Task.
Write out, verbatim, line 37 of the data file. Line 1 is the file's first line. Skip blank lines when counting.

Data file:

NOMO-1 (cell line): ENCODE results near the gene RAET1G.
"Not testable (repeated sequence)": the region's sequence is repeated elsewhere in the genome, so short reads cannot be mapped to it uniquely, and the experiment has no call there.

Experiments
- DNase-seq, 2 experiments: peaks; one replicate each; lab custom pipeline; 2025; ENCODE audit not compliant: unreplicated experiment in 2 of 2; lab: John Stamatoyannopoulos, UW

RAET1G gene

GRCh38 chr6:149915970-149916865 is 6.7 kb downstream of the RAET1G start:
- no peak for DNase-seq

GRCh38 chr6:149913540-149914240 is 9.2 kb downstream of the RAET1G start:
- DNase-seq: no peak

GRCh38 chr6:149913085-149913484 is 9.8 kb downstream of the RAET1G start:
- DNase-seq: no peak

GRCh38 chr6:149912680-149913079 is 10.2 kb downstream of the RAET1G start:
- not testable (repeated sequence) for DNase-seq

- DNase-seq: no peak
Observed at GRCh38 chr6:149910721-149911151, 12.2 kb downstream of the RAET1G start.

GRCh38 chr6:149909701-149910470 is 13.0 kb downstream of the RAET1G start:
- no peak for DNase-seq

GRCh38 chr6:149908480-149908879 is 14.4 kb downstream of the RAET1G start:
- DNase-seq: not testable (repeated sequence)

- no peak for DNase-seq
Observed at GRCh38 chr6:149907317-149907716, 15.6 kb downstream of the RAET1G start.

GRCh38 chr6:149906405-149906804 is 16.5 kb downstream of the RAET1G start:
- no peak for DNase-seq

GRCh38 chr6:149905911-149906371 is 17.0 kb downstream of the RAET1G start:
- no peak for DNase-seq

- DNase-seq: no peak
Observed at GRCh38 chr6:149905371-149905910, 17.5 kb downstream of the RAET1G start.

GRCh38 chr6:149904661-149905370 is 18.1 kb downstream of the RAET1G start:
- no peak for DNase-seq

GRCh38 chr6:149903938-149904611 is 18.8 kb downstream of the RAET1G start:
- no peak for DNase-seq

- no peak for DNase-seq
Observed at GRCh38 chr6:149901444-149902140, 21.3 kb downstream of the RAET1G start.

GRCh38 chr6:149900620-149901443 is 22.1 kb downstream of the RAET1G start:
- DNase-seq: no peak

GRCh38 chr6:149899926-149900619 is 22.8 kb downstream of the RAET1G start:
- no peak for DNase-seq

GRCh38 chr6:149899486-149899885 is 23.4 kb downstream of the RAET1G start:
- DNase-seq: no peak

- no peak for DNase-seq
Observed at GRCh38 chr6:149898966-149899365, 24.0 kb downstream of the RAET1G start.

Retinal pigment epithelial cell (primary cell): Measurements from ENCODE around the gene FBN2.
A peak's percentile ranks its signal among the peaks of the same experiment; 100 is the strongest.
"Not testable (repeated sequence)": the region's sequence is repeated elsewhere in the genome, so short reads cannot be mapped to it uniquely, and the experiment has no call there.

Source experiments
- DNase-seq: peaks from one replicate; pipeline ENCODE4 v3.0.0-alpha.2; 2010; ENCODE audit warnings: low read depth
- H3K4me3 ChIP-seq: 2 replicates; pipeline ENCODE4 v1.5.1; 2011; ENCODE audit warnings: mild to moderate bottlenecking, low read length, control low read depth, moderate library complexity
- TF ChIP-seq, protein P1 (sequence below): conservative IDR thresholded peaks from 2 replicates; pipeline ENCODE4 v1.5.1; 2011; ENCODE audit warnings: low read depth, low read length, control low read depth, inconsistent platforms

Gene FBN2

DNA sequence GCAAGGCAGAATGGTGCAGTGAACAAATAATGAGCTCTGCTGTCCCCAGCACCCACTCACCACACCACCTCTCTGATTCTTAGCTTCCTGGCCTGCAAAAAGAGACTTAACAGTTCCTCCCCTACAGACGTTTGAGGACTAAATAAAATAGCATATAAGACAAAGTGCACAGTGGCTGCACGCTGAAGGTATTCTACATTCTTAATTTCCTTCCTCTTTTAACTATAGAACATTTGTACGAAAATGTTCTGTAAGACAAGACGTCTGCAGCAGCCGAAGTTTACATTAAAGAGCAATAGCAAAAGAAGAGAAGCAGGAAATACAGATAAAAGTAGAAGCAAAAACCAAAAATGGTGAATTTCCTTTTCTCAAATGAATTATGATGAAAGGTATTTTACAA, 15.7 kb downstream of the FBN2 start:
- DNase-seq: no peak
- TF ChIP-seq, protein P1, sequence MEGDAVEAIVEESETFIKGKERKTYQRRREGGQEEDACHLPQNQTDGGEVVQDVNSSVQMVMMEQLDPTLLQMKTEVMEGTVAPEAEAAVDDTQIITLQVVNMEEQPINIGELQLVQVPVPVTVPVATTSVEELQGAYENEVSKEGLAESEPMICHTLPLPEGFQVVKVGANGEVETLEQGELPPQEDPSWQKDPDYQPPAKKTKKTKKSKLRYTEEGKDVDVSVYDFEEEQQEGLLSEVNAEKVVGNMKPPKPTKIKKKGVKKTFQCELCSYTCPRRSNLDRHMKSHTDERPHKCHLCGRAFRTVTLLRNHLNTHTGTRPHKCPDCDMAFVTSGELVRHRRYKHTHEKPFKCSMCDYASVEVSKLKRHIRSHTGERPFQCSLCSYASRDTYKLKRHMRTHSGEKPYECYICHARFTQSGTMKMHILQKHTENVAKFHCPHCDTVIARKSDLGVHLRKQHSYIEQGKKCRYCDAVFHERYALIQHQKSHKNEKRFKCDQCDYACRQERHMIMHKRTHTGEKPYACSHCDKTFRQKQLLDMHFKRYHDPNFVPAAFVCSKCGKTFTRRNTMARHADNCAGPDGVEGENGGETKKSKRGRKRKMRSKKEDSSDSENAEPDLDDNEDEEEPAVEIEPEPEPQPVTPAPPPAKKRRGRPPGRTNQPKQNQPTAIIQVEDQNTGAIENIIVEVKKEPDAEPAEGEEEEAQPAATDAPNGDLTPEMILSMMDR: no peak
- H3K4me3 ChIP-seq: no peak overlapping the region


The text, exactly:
- no peak for DNase-seq